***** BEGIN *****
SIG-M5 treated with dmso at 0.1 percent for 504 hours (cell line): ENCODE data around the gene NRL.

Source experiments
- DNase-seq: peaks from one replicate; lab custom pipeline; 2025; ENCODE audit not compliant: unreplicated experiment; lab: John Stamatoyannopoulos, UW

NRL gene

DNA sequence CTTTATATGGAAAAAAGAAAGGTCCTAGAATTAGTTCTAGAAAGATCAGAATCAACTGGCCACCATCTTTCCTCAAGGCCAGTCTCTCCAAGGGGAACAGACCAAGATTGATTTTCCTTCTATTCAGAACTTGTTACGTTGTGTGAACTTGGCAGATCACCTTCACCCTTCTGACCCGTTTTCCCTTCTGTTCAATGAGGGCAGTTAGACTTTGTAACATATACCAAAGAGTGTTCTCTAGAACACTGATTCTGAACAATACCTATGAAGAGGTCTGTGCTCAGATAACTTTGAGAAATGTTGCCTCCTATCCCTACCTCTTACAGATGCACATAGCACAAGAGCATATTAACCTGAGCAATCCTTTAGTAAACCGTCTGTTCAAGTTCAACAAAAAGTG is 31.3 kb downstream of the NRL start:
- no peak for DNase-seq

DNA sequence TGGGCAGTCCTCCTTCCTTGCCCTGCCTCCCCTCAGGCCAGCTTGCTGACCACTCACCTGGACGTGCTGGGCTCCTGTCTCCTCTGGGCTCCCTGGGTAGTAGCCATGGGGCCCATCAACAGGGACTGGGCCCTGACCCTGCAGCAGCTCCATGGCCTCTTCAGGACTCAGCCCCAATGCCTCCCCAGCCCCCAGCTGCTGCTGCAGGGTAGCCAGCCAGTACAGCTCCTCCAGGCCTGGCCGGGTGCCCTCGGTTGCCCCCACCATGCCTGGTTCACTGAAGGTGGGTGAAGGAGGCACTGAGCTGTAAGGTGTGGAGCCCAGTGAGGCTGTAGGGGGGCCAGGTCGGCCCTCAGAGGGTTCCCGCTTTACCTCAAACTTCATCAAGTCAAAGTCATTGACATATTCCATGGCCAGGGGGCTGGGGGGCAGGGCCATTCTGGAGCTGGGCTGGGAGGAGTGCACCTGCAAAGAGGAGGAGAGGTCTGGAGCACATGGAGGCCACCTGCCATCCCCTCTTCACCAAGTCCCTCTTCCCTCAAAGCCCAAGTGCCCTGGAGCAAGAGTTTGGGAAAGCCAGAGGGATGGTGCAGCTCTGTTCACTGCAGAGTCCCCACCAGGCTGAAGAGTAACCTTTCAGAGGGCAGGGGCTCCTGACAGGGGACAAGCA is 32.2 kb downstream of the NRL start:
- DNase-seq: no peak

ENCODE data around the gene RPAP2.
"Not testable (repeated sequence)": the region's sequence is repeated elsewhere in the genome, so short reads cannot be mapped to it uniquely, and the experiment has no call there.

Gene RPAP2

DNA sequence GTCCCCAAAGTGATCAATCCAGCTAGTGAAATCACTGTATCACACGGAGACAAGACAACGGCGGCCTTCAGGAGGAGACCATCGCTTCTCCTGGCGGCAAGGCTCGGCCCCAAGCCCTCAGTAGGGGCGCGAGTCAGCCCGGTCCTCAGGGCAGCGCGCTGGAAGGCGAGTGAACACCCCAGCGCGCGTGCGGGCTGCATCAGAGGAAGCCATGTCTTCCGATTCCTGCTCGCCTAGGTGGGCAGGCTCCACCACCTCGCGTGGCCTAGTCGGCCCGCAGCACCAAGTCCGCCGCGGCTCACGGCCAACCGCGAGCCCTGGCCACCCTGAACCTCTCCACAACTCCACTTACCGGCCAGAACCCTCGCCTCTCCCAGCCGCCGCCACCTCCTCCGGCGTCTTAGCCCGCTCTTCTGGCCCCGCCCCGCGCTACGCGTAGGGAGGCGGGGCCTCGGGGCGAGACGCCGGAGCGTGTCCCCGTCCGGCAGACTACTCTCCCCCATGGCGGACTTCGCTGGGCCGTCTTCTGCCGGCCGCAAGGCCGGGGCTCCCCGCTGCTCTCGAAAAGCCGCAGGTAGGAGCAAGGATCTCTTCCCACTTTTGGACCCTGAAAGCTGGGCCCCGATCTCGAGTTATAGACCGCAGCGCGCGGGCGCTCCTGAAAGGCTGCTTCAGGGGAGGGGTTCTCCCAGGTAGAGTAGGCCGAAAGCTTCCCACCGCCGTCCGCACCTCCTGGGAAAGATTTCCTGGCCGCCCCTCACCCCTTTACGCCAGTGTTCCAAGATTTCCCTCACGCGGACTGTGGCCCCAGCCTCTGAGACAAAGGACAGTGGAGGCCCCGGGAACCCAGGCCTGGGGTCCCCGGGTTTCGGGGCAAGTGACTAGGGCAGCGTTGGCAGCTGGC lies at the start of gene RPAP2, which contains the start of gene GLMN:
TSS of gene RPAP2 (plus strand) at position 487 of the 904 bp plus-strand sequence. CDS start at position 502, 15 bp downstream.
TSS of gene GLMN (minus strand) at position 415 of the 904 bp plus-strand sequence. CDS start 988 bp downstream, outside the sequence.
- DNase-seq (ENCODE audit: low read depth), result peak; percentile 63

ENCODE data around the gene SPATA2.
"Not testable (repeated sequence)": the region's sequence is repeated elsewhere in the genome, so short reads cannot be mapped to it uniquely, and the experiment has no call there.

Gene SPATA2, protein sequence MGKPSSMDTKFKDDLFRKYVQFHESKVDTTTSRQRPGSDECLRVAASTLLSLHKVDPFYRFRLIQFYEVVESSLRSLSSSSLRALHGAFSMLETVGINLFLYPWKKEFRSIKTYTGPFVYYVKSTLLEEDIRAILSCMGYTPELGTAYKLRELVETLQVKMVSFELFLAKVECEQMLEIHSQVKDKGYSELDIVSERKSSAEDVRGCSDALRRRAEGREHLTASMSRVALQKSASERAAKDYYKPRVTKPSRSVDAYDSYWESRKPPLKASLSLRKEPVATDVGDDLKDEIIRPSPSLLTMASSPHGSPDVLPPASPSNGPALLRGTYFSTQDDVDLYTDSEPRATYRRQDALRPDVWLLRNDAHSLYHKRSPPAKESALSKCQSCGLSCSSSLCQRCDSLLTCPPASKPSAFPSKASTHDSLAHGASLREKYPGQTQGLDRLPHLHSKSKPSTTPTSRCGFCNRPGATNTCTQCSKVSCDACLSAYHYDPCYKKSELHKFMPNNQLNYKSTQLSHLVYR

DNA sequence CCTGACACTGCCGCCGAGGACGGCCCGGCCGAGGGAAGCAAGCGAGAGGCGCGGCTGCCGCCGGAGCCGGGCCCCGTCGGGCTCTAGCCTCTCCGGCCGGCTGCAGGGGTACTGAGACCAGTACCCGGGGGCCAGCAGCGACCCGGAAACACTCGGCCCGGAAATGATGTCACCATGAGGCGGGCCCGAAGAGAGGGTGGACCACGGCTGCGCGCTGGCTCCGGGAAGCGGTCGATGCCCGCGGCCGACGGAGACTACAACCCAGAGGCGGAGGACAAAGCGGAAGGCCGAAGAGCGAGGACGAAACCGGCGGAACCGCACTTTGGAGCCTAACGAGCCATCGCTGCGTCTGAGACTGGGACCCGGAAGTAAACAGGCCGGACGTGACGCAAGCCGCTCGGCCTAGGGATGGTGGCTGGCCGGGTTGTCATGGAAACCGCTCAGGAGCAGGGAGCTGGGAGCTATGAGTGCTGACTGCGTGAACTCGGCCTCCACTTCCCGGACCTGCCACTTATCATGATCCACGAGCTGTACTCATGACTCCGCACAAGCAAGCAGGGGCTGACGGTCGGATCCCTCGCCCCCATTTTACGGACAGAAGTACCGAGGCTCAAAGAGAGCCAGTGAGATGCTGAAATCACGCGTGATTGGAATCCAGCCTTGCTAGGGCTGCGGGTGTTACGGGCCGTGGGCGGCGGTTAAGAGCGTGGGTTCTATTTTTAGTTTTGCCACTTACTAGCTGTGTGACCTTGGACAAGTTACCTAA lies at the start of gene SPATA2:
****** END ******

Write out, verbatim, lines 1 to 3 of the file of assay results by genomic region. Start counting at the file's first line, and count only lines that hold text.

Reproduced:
SIG-M5 treated with dmso at 0.1 percent for 504 hours (cell line): ENCODE data around the gene NRL.

Source experiments
- DNase-seq: peaks from one replicate; lab custom pipeline; 2025; ENCODE audit not compliant: unreplicated experiment; lab: John Stamatoyannopoulos, UW